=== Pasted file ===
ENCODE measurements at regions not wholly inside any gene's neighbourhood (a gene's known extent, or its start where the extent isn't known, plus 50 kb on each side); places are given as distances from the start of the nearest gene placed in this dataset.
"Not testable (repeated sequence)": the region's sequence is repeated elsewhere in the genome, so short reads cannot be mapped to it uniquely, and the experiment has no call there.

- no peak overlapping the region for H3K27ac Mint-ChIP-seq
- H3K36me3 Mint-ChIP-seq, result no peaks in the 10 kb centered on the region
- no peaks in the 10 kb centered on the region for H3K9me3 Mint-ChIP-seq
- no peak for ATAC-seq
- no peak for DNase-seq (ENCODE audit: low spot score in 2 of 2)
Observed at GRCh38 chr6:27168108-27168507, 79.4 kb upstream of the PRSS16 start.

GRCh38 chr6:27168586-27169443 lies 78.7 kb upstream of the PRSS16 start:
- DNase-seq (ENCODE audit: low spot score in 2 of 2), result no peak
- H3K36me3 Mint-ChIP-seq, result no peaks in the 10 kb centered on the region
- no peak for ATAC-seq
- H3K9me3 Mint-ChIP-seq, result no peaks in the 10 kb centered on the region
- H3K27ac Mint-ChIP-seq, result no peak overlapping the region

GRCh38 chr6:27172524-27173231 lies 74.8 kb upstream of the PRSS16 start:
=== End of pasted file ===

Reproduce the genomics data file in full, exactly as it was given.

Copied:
ENCODE measurements at regions not wholly inside any gene's neighbourhood (a gene's known extent, or its start where the extent isn't known, plus 50 kb on each side); places are given as distances from the start of the nearest gene placed in this dataset.
"Not testable (repeated sequence)": the region's sequence is repeated elsewhere in the genome, so short reads cannot be mapped to it uniquely, and the experiment has no call there.

- no peak overlapping the region for H3K27ac Mint-ChIP-seq
- H3K36me3 Mint-ChIP-seq, result no peaks in the 10 kb centered on the region
- no peaks in the 10 kb centered on the region for H3K9me3 Mint-ChIP-seq
- no peak for ATAC-seq
- no peak for DNase-seq (ENCODE audit: low spot score in 2 of 2)
Observed at GRCh38 chr6:27168108-27168507, 79.4 kb upstream of the PRSS16 start.

GRCh38 chr6:27168586-27169443 lies 78.7 kb upstream of the PRSS16 start:
- DNase-seq (ENCODE audit: low spot score in 2 of 2), result no peak
- H3K36me3 Mint-ChIP-seq, result no peaks in the 10 kb centered on the region
- no peak for ATAC-seq
- H3K9me3 Mint-ChIP-seq, result no peaks in the 10 kb centered on the region
- H3K27ac Mint-ChIP-seq, result no peak overlapping the region

GRCh38 chr6:27172524-27173231 lies 74.8 kb upstream of the PRSS16 start: